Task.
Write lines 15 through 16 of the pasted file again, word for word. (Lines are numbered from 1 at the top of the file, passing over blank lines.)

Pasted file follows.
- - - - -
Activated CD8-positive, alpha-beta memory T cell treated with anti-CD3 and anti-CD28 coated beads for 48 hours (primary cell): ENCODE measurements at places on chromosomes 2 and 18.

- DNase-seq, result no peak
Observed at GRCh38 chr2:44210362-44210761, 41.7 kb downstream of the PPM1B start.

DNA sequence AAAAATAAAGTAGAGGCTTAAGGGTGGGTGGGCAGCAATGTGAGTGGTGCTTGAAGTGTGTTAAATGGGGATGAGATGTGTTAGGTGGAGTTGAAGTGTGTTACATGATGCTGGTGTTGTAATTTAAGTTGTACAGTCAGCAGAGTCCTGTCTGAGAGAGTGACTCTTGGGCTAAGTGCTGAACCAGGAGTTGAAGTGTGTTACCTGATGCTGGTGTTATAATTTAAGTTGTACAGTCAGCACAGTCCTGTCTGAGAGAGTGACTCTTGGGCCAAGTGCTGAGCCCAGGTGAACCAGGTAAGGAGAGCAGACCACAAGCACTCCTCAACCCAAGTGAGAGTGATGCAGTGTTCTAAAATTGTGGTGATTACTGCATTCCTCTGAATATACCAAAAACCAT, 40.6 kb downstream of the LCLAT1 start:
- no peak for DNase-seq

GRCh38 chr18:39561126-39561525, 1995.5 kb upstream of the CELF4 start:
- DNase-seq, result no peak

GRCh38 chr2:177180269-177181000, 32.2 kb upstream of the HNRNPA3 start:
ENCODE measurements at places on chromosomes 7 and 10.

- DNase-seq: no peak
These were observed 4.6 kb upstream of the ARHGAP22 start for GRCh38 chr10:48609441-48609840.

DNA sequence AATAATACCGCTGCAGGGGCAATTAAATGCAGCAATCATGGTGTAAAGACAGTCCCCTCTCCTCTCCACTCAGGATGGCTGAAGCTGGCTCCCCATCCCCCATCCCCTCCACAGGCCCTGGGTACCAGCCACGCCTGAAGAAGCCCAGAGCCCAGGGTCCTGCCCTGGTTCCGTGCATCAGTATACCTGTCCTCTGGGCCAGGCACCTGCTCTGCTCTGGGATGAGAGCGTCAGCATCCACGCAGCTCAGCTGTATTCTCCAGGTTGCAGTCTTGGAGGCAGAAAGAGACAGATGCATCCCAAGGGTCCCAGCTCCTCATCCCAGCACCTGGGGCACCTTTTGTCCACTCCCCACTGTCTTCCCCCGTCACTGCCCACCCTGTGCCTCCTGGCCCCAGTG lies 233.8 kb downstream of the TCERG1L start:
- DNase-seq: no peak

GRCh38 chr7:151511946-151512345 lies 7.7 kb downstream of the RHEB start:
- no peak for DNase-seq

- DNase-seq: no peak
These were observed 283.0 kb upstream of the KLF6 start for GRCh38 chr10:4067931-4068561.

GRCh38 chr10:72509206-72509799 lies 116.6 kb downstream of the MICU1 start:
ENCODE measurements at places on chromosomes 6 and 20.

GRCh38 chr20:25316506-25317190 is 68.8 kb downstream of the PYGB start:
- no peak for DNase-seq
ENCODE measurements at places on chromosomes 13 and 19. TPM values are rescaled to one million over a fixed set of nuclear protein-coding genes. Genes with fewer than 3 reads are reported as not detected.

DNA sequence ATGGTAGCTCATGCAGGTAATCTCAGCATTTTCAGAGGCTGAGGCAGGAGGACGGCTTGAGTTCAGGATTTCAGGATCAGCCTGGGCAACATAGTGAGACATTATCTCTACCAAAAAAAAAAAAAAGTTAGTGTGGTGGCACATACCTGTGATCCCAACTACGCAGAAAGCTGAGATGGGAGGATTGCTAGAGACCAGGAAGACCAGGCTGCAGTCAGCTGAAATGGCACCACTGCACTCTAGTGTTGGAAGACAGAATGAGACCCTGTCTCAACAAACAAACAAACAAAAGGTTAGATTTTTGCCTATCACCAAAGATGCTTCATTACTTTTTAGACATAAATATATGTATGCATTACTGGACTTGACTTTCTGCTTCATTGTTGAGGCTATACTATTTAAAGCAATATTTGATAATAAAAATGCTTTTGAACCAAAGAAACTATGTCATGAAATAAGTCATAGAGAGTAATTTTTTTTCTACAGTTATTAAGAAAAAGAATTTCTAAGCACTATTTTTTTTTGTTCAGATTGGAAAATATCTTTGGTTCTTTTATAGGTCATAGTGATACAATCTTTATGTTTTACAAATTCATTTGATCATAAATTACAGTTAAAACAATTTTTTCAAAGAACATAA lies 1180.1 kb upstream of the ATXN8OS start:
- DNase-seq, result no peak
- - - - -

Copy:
- no peak for DNase-seq

- DNase-seq: no peak